Follow us


Ethical Trading Initiative declines to take part in Boohoo investigation

Lauretta Roberts
26 August 2020

The Ethical Trading Initiative (ETI) has declined an invitation to participate in an independent inquiry into Boohoo's supply chain.

In a statement ETI said it questioned whether the inquiry, which is being carried out on behalf of Boohoo by Alison Levitt QC was truly independent and queried why it was not being carried out by fashion sourcing experts.

Its statement read: "Firstly, we do not believe that an enquiry commissioned by boohoo and paid for by boohoo can be fully independent. We would expect a wide number of stakeholders who understand the complexities of the UK garment industry to be involved in a truly independent enquiry. Many of those stakeholders have been working for some time to develop positive changes to the industry.

"Secondly, the narrow questions in the survey appear to be designed to focus us on individual factories and suppliers, rather than looking at the business practices that feed this environment. We are concerned that no reference is made to the responsibilities of business set out in the UN Guiding Principles on Business and Human rights which look at the broader influence of a business than just its legal obligations.

"Thirdly, there is no mention of the other locations where boohoo face criticism, such as Burnley.

"And finally, while we would expect to see transparency with the findings and any final report in the public domain, we would be concerned if names of individuals or workplaces were disclosed in an environment where people regularly talk about being ruled by fear."

The inquiry was launched following a report from an under-cover reporter for The Sunday Times, which found workers at a Leicester factory where Boohoo garments were present, were paid as little as £3.50 an hour.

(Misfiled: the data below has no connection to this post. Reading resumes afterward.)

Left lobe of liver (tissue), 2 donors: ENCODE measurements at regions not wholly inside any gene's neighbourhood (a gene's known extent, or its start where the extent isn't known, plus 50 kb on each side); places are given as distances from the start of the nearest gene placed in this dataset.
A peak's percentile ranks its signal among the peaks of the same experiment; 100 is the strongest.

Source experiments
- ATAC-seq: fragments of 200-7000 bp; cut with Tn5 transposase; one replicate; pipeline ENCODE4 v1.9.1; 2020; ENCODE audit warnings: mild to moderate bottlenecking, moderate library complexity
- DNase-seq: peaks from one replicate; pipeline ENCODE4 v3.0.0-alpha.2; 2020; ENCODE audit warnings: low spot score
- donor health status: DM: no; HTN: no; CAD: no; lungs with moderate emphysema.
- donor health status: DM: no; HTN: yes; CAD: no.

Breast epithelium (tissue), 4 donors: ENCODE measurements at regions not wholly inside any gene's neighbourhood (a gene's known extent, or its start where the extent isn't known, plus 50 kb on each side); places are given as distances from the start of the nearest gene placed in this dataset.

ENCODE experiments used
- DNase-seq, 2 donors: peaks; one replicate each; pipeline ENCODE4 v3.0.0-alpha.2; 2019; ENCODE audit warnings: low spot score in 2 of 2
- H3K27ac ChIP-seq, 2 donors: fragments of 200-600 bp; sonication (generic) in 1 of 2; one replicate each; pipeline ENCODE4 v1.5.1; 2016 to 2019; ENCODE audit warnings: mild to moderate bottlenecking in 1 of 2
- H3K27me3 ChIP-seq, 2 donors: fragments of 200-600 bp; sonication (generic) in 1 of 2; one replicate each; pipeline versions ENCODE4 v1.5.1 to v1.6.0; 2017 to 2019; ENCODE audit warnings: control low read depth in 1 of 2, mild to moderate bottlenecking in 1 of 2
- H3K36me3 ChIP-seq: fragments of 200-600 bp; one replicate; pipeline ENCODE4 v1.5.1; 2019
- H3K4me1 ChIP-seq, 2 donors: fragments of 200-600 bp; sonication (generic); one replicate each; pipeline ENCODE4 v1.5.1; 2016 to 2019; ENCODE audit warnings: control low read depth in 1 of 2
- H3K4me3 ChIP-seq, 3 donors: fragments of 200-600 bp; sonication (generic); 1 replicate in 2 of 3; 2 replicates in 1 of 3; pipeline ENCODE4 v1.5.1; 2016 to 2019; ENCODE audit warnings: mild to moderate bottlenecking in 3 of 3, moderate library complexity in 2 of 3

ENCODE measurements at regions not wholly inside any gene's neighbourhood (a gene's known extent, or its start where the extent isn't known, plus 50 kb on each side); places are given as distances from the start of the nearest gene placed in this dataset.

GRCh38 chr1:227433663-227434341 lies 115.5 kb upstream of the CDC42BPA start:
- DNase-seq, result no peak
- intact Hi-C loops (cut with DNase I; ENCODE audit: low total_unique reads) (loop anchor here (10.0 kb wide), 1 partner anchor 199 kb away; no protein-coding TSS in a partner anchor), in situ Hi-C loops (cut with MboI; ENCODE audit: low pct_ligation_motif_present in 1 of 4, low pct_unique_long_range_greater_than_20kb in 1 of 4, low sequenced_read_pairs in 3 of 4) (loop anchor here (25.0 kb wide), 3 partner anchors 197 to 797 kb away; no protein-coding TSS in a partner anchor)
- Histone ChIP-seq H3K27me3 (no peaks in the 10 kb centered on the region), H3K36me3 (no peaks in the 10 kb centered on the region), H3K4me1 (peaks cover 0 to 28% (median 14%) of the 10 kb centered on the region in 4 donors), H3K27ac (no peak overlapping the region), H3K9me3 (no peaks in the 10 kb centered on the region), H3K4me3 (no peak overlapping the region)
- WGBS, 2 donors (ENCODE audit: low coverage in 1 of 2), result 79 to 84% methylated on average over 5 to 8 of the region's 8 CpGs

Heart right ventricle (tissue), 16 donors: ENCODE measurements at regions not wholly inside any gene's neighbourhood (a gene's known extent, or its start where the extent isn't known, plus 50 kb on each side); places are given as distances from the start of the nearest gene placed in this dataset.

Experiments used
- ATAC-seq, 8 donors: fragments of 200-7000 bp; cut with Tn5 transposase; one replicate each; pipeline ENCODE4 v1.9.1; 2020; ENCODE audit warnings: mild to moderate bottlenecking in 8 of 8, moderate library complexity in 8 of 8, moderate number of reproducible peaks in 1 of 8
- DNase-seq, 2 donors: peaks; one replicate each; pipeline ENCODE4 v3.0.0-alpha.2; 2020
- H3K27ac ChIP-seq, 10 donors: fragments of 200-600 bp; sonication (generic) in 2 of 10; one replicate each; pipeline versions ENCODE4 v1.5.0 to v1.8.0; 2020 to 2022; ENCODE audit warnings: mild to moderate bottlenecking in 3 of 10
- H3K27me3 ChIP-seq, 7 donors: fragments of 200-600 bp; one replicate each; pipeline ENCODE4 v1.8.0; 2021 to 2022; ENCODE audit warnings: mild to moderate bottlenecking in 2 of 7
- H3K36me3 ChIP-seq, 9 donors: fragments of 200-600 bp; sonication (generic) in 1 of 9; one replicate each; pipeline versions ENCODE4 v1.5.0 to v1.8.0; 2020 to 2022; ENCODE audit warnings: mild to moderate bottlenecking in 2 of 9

Boohoo carried out an internal investigation and said that the supplier in question had been sub-contracted by a supplier without its knowledge and that the garments in question had been sent to the site for repackaging.

It said that while it found no evidence of underpayment it had terminated its relationship with the company that subcontracted the work for breaching its terms.

The fall-out led to £1.5bn being wiped off Boohoo's share price and in order to placate investors and the wider market, the company ordered Levitt to carry out the independent inquiry with results due to be published next month.

Prior to The Sunday Times report in July, Labour Behind the Label published a report on Boohoo in which it alleged that workers at its Leicester suppliers were being put at increased risk of COVID-19 infection.

In addition ETI said that the problems in Leicester had been known for a number of years and that it had produced a report on the matter in 2015 in partnership with the University of Leicester, which detailed "systemic" abuses of employment and health & safety laws among some garment manufacturers in the city.

"The volume of production undertaken in Leicester makes it the centre of public attention at the moment, but it is important to remember that other cities in the UK also have similar, albeit better hidden, challenges.

"Tackling these challenges through a questionnaire focusing upon individual factories and incidents in one city is not the best way to take forward a full investigation into these matters. This is a supply chain issue that begins with corporate business practices around purchasing and costing, but includes workplace & community exploitation and in this scenario it is often the workers that suffer as businesses avoid taking responsibility," it said.

ETI added that it was working with "responsible business members" to eradicate these practices in the fashion supply chain, and whether low priced fashion fed Modern Slavery. "So far, we have not seen a willingness from boohoo to engage in this process," it said.

Members of the ETI include ASOS, Marks & Spencer, Burberry, H&M, River Island, Bestseller and Fat Face.

Boohoo is in the process of setting up its own "model factory" in Leicester with a joint venture partner. The factory, which will have the capacity to make 50,000 garments a week, is due to open next month.

Newsletter banner

Free NewsletterVISIT